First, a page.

Kosher Gospel and Yiddish Punk: The 24th Annual Jewish Music Festival’s American Ingenuity…
March 21-April 2, San Francisco Bay Area
An African-American Newark native’s soaring gospel is grounded by the good-old-boy bass of a native Texan. A young Detroit songwriter returns to Yiddish in his adopted home of Berlin. Bluegrass and Bosnian. Classical piano and swinging vocal harmonies.
This is American Jewish music, the driving force behind this year’s 24th Annual Jewish Music Festival, celebrating more than two decades of broad-minded programming on March 21-April 2, 2009 at venues around the Bay Area.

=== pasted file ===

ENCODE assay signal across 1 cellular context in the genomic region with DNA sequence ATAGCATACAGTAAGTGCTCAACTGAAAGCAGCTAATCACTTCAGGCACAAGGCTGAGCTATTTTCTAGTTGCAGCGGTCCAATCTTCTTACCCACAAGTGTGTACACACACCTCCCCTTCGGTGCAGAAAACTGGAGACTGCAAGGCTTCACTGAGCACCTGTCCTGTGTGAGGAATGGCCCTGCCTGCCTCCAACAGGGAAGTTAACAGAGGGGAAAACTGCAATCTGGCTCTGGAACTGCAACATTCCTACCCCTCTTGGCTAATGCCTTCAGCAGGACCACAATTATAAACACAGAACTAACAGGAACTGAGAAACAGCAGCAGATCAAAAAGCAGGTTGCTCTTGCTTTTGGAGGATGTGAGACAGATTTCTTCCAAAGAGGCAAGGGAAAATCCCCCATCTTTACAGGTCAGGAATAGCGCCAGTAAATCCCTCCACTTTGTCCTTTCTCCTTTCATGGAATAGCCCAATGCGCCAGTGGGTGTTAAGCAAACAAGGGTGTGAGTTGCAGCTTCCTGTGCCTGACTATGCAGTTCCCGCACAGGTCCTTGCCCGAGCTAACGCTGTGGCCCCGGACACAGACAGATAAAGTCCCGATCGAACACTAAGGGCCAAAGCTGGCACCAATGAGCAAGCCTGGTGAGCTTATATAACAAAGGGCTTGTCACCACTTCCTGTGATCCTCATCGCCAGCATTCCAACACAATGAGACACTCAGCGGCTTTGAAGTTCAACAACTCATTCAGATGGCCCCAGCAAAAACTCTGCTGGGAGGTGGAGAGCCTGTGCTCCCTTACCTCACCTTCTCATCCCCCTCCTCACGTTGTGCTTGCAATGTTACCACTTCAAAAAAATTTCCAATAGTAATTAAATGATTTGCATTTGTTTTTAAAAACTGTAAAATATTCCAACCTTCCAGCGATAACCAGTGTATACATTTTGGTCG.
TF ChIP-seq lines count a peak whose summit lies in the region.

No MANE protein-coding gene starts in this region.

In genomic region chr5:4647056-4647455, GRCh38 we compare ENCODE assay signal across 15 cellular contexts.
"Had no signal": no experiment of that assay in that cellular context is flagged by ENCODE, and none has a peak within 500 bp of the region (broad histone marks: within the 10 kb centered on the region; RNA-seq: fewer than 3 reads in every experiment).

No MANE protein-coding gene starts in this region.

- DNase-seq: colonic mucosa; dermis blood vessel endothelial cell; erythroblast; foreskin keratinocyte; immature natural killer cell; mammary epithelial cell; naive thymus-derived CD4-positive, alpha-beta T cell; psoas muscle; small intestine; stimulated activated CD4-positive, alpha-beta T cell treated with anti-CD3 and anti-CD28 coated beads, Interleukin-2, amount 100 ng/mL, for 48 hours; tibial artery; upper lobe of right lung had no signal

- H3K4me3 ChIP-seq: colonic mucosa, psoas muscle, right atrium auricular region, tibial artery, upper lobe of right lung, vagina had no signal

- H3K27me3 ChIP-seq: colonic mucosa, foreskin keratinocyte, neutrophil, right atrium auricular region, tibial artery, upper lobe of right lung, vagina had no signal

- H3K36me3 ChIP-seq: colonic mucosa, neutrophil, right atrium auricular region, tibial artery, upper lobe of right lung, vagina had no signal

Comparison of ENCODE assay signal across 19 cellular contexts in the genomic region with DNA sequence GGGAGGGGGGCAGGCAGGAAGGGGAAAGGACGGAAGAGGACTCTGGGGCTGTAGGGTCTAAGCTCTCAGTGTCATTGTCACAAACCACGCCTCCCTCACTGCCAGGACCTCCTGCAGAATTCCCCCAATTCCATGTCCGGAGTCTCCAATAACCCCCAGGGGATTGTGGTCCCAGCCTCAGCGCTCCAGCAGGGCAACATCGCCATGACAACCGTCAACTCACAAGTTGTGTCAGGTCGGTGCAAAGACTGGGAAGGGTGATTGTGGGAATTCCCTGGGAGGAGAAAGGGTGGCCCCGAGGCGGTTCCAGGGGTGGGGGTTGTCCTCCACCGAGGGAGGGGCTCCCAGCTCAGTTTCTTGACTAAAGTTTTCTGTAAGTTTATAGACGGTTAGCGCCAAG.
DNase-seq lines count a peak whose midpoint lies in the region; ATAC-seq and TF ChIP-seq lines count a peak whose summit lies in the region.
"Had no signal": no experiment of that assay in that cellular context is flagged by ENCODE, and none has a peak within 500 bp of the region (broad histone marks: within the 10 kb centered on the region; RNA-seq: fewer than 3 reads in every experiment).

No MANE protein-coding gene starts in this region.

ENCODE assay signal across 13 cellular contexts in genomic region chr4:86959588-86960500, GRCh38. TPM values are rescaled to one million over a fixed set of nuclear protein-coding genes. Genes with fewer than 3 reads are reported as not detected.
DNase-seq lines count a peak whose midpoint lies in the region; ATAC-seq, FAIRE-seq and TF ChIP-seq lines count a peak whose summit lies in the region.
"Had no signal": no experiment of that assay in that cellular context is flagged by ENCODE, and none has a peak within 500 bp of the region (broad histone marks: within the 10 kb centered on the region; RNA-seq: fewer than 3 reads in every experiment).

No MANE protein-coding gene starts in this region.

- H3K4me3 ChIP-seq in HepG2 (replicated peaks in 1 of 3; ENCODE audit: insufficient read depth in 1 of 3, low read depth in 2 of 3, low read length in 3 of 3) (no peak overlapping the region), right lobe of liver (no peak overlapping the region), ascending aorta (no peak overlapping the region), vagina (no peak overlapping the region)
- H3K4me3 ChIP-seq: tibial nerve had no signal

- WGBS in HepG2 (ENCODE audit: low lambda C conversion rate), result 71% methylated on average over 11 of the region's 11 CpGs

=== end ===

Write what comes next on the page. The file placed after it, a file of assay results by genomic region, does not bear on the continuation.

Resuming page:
“As we imagined this year’s festival, we specifically thought about an American orientation, to celebrate a new era in the country,” festival director Eleanor Shapiro explains. “That’s why we chose Joshua Nelson as one of our opening night artists, because his kosher gospel represents a new orientation towards being in the world that’s not based on your past or what you were born into, but what you are becoming and what you can become in this country.”
And American Jewish art is becoming increasingly aware of its plethora of global roots. “There are a lot of diverse Jewish cultures,” notes Nelson, who grew up attending Newark ‘s Sephardic congregations. “Most people think of European Jewish, but there are all types of Jewish cultures and customs, and they all have soul, much like Black culture. Both Black and Jewish people have been through hell. Soul comes out of having a bad experience and being able to sing about it. It’s in cantorial chanting you hear in a synagogue.”